Zach Parise (Icon SMI)
The Five Best #9’s in NHL History
Modano acknowledges fans in Minnesota after last game with the Dallas Stars (Image from Flickr).
Mike Modano (Image from Flickr)
5: Mike Modano – Dallas Stars
Often regarded as the best American to ever play, Modano won one Stanley Cup with the Stars. Over his career, he scored 617 goals and 1520 points in 1675 games, in an era when scoring was beginning to decline. Modano was drafted 1st overall by the Minnesota North Stars in 1988, making his NHL debut in the 1989 playoffs. His most successful individual season came in 1993-94, when he scored 50 goals. As for his records as an American, Modano has the most goals, points, playoff points, and games played by any American-born player in NHL history.
4: Glenn Anderson – Edmonton Oilers
Anderson played wing on the best line of all-time with Gretzky and Messier. In 1354 games, he scored 591 goals and 1313 points, winning six Stanley Cups in his time. Anderson was inducted into the Hockey Hall of Fame in 2009. He was a Canada Cup champion twice, and had his #9 retired by the Edmonton Oilers in 2009. Anderson was drafted 69th overall in 1979 Edmonton. He played 16 NHL seasons split between the Maple Leafs, Blues, Rangers, and Oilers.
Bobby Hull was off to a record-setting year before being slowed by injuries.
3: Bobby Hull – Chicago Blackhawks
Hull played 1182 games in the NHL, scoring 672 goals and 1299 points for the Blackhawks, while he also coached the Winnipeg Jets in the WHA at the same time he played for them. He won one Stanley Cup. Hull was a three-time Art Ross Trophy winner for most individual points in a season, two Hart Memorial Trophies as MVP of the league, and an astounding 10 First All-Star Team selections. Over his 23 playing seasons, Hull became one of the leagues best and only player’s to ever play over a span of four decades.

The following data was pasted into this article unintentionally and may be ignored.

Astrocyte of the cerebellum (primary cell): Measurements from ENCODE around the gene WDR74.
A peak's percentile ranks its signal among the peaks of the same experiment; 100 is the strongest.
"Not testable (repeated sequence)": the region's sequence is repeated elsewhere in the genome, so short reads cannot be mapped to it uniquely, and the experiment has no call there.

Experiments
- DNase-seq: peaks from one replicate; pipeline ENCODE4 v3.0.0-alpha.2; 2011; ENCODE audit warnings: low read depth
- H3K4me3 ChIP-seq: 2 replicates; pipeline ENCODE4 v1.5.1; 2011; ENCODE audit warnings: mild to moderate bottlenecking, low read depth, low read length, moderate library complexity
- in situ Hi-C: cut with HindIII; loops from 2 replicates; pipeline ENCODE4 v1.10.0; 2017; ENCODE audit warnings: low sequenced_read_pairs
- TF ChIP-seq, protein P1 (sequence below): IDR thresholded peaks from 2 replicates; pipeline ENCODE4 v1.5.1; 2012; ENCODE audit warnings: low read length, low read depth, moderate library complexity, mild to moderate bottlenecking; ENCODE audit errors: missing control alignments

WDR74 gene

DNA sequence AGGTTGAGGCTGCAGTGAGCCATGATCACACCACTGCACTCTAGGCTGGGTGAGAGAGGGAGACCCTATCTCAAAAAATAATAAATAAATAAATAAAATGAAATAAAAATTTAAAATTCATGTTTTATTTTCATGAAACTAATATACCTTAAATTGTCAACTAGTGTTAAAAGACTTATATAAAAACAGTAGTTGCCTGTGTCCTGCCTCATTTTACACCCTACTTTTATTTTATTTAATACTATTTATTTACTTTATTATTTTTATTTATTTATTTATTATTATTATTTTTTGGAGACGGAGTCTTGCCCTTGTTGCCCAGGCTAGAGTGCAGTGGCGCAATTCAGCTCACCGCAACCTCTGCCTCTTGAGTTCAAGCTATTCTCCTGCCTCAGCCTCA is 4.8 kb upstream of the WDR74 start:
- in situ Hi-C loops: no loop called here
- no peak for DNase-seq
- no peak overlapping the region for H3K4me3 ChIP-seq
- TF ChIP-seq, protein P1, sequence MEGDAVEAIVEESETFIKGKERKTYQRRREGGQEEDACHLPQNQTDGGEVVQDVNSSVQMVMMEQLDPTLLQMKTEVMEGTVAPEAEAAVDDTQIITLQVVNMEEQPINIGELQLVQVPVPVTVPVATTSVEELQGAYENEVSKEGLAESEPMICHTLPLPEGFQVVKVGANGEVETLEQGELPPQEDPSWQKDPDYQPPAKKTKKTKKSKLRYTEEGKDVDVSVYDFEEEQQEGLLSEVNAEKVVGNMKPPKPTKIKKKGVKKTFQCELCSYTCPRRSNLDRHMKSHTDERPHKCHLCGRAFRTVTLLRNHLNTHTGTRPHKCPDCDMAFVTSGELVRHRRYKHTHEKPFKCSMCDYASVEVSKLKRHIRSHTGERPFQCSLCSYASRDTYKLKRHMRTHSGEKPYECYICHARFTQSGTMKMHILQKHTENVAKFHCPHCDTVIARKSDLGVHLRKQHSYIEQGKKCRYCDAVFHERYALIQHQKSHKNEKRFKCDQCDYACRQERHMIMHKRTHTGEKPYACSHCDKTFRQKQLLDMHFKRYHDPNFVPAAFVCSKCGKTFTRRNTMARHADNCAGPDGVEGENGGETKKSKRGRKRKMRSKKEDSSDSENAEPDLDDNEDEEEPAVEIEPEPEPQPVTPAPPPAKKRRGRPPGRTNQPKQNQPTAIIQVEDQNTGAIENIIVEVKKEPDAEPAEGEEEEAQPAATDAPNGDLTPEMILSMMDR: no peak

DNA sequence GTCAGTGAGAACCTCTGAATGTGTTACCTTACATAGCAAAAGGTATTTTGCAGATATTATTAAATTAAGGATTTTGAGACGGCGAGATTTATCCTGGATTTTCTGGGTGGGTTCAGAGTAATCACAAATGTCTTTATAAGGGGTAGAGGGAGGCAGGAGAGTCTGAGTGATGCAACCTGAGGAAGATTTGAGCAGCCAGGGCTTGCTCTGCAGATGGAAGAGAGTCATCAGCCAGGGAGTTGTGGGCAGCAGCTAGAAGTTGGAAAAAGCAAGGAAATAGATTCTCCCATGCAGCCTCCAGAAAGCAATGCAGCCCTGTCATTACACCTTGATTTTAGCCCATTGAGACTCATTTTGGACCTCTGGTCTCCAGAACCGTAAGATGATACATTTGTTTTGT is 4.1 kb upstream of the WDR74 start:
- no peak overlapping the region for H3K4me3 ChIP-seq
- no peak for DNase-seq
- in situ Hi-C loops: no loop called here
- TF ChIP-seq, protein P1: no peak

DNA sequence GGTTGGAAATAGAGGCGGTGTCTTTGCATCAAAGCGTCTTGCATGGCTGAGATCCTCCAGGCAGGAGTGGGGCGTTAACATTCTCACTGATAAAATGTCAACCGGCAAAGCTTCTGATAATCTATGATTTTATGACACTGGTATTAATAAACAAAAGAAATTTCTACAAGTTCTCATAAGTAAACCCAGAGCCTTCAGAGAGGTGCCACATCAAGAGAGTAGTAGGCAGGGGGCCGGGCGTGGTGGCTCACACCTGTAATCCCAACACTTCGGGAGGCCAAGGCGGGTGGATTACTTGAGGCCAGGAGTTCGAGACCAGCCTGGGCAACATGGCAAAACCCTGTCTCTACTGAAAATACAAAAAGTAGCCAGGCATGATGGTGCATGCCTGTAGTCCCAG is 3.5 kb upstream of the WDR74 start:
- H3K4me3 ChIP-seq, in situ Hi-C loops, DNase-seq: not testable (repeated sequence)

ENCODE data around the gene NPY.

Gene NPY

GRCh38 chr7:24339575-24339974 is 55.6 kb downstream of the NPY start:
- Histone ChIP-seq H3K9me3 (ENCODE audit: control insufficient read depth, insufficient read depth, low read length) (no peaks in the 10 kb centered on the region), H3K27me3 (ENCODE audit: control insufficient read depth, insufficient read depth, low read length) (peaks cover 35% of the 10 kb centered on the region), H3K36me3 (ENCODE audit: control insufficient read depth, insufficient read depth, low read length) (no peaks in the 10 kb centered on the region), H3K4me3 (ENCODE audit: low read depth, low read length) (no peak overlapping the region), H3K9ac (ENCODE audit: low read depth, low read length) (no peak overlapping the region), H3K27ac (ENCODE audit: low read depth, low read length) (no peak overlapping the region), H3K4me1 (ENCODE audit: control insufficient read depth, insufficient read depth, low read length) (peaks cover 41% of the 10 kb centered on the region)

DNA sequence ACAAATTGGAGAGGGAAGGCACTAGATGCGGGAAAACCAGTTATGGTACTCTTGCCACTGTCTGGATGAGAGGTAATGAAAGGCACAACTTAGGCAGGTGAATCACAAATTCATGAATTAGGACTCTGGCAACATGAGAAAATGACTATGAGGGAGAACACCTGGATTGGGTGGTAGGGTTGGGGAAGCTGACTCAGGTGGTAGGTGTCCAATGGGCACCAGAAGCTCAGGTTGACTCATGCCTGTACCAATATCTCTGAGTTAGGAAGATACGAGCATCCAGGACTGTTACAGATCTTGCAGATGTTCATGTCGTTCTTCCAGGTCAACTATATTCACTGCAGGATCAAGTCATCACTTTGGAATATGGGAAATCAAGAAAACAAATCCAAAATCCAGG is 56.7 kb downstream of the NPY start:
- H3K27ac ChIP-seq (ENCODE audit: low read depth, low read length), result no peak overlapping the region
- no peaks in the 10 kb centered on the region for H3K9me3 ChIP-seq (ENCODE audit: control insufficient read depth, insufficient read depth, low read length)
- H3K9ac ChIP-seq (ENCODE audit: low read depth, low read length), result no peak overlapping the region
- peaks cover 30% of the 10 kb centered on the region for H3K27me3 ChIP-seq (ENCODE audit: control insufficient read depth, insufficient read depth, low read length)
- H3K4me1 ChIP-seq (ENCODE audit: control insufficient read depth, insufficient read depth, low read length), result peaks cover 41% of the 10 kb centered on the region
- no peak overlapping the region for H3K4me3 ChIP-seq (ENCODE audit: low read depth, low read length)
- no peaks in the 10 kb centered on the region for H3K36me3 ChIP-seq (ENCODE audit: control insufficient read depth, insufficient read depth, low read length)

2: Maurice Richard – Montreal Canadiens
Regarded as one of, if not, the best goal scorer in NHL history. He scored a total of 626 goals in 1111 games for the Habs on his way to a remarkable eight Stanley Cups. Richard was a First Team All-Star seven times and won the Hart Trophy in 1946-47.
One of his most prestigious accomplishments was winning the Lou Marsh Trophy as the Canadian Athlete of the Year in 1957. Richard was feared for his glaring eyes on the ice, staring down opponents as he approached them. He was inducted into the Hockey Hall of Fame in 1961, just one year after retiring.
1: Gordie Howe – Detroit Red Wings
The ageless wonder played an unheard of 26 NHL seasons, as well as six more in the WHA. Howe racked up 869 goals and 2010 points in 1924 games. The 87-year-old is one of the most respected players of all-time. Howe’s incredible career can be summed up through his list of seemingly unbreakable records.
The best name to ever be accompanied by the number 9 is a no brainer. Gordie Howe is one of the best to ever take the ice and played until he was 52(!?!)
He’s played the most regular season games ever, with 1767, and also the most with one team, at 1687. He’s played the most NHL seasons, ties with Chris Chelios, at 26, and also the most consecutive 20-goal seasons with 22, spanning from 1949 to 1971. He has the most goals (801) and points (1850) by any right-winger in history. Howe has the most All-Star Game appearances ever, with an unbelievable 23 games. Lastly, Howe was the oldest man to ever play an NHL game, at 52 years. That record will certainly never be broken, as players at 40 are really pushing it these days.